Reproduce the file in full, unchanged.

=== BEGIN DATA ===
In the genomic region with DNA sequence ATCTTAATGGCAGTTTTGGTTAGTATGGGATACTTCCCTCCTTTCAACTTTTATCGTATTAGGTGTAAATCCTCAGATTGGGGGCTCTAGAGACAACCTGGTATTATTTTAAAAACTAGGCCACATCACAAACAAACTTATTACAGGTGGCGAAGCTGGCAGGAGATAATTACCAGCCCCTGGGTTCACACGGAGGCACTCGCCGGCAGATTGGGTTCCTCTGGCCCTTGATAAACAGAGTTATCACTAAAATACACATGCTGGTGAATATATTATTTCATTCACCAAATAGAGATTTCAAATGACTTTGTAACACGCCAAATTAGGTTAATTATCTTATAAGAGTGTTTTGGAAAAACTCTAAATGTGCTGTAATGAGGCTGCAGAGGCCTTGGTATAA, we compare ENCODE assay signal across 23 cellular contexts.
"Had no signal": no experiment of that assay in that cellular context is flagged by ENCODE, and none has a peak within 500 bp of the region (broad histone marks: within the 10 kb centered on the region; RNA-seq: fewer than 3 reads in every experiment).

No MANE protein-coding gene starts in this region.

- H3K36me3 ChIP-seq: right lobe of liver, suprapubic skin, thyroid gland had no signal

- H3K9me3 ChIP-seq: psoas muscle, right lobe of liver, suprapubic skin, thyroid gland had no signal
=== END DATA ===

In the genomic region with DNA sequence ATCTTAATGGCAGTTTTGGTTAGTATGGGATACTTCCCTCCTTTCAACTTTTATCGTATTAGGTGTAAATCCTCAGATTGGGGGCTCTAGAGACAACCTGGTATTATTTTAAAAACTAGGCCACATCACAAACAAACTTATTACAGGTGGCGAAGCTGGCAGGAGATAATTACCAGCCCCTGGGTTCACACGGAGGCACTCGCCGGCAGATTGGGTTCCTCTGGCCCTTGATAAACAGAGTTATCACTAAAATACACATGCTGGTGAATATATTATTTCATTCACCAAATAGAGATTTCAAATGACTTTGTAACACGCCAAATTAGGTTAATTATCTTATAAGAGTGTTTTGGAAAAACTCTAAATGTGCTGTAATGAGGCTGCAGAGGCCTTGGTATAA, we compare ENCODE assay signal across 23 cellular contexts.
"Had no signal": no experiment of that assay in that cellular context is flagged by ENCODE, and none has a peak within 500 bp of the region (broad histone marks: within the 10 kb centered on the region; RNA-seq: fewer than 3 reads in every experiment).

No MANE protein-coding gene starts in this region.

- H3K36me3 ChIP-seq: right lobe of liver, suprapubic skin, thyroid gland had no signal

- H3K9me3 ChIP-seq: psoas muscle, right lobe of liver, suprapubic skin, thyroid gland had no signal